Despite huge leaps in the field of cancer research, the condition is still the main cause of death of people under 75 in the Western world. It is this kind of grim statistic that drives Stockholm University professor Thomas Helleday in his groundbreaking work on a daily basis.
As a 16-year-old volunteer on a cancer ward, Helleday was so moved by the harsh side effects of the radiotherapy chemotherapy experienced by patients, that he set himself a personal goal of improving cancer treatment, to help extend and improve the quality of the lives of cancer patients.
Helleday’s team at Stockholm University’s Department of Genetics, Microbiology and Toxicology focuses on improving treatment by identifying and attacking the defects in certain cancer cells, and on producing specific drugs to treat the defects, causing minimal side-effects. Helleday is also MRC Professor of Cancer Therapeutics at the Gray Institute for Radiation Oncology and Biology at the University of Oxford.
His groundbreaking work has seen Helleday win a string of young European research awards, generate huge funding in his field and seen his team’s work described as ”Potentially the biggest breakthrough in cancer research for decades.”
”We have a novel approach to treatment,” says the professor. ”We specialise in using old fashioned, but still very good methods, as a basis and complement them with new ideas, in this case using genetics to identify cancer targets”.
Helleday’s breakthrough came when he began studying an enzyme called PARP, which helps to repair DNA. PARP inhibitors stop cancer cells with specific genetic defects from growing and spreading. Helleday’s team introduced the concept, which in clinical trials have had positive results that can contribute to significant advance in cancer research.
Crucially for the patients, the side effects are minimal. ”It doesn't have many side effects because it's a protein that's normally not required by the rest of the body," Helleday explains.
The next challenge for the professor is to develop his work with transitional medicine. The idea is to identify novel genes which can detect the pathways of the defective cells and selectively kill off the cancers. ”I am very lucky that Sweden places such a high value on this kind of work. In other countries like the UK and States the economical situation is not as favourable,” says Helleday.
There are many reasons why Sweden is considered to be such a good country for this kind of research. ”I think a lot of it has to do with the Swedes themselves. Here, people are so much more happy to work collaboratively, which really helps with what we do. In other countries researchers are often more interested in forwarding their own personal agenda. In Sweden the attitude is more 'What can we do,' says Helleday.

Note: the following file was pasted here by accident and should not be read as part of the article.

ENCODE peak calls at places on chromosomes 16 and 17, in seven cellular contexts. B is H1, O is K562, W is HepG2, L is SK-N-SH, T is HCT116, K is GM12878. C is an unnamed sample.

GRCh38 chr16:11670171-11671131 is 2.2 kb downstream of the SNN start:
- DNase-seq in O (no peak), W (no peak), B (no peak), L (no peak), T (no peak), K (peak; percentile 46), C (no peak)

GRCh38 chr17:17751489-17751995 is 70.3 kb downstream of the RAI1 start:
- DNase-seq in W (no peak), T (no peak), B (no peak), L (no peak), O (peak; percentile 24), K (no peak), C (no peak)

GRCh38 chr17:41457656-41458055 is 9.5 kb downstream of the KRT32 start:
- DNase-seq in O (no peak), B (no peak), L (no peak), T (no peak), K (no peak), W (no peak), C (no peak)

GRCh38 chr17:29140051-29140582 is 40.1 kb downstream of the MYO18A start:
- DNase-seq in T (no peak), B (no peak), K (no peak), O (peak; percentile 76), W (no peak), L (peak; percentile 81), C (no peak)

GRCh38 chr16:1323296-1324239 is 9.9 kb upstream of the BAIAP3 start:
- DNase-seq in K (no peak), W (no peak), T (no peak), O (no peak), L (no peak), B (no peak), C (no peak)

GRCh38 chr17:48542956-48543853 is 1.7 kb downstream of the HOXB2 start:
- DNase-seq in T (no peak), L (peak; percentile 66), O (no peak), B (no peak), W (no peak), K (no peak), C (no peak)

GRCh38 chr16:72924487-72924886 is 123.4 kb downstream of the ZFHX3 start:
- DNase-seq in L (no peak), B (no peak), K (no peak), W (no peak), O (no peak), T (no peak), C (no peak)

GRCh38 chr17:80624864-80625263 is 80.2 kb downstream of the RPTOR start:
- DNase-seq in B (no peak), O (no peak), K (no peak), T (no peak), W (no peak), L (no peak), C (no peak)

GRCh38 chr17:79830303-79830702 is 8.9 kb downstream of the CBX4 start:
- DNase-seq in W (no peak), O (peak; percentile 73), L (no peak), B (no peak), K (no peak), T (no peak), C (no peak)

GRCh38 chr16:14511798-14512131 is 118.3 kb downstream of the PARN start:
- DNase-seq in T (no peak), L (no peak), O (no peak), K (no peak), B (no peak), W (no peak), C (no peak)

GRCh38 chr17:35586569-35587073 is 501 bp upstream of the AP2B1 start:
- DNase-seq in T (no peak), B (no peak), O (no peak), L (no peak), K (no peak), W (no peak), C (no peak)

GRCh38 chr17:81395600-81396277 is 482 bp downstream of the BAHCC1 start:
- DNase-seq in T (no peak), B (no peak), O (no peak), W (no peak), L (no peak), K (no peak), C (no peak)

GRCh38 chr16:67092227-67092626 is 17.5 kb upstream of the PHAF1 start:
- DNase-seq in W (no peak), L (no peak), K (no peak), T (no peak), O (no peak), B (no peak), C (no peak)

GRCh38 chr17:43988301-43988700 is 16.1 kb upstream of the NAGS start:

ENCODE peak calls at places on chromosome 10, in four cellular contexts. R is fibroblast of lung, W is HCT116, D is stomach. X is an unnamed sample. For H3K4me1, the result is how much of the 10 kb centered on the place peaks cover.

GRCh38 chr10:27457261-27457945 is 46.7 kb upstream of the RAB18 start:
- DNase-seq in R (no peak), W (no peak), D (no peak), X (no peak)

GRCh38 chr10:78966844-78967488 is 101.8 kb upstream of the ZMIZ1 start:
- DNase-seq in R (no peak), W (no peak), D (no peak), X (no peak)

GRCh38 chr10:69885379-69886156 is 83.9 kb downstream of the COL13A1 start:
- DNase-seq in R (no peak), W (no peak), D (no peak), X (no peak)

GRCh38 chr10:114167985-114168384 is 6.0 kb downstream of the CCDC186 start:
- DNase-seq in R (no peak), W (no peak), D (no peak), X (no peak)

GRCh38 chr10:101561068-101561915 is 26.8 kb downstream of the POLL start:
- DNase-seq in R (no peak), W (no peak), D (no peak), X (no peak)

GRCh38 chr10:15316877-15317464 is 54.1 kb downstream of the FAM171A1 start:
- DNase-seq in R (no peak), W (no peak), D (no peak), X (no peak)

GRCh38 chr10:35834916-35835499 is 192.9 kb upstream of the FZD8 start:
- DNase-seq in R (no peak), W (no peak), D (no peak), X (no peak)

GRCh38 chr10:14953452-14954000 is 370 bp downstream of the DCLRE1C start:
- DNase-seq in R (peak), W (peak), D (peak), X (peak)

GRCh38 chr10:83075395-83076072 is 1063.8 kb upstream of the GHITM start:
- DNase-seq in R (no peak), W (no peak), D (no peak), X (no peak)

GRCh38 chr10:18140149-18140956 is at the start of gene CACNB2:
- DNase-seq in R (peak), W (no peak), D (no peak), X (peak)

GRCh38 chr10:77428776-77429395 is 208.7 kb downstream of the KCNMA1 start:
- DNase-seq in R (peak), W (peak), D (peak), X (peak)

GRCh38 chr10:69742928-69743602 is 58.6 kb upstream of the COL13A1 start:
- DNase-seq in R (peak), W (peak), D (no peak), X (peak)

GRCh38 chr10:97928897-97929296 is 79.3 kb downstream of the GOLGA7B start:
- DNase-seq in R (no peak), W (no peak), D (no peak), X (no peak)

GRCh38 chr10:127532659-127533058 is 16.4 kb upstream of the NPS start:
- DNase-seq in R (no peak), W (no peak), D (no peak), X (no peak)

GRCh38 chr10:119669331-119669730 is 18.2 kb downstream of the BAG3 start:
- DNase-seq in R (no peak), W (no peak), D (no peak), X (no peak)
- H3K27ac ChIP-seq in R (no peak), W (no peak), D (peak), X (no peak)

That he has achieved so much at such a relatively young age comes as little surprise to the people who know him. Having formulated a plan in his youth to do something about cancer research, he studied business and molecular biology as an undergraduate. By the time he was 35, Helleday was a full professor and laboratory head at two institutions in two countries, Sweden and Britain.
He obtained his first degree in molecular biology at the Stockholm University in 1995 and, alongside these studies, he took a degree in Business Administration and Economics at the same university the following year. In 1999, he was awarded a PhD from Stockholm University for his studies on homologous recombination in mammalian cells.
More recently, this February, he was awarded the prestigious five-year €2.5 million ERC grant.
”The grant is generally given to more outreaching kinds of projects, the types that often find it hard to win funding. It is often the bolder kind of project that wins this grant,” says Helleday.
”It is encouraging to know that others also believe in our idea, which has been in the pipeline for a while but without the resources to see it through. The grant will allow us to expand our translational research with the aim to bring new and effective anti-cancer therapies to patients,” he adds.
”I think there is an amazing amount of work being done on understanding the disease and the causes of it. Where research has been lacking is on the therapy side. This is changing as well though, and it helps that more and more scientists are taking their knowledge and applying it in ways that they hadn’t been before.”
This approach to providing treatment and novel forms of therapy has justifiably enhanced Helleday’s reputation both in Sweden and further afield. The goal he had as a teenager to eradicate the suffering of cancer patients may not be unique, but few people can claim to have done so much to turn it into reality
Article sponsored by Stockholm University.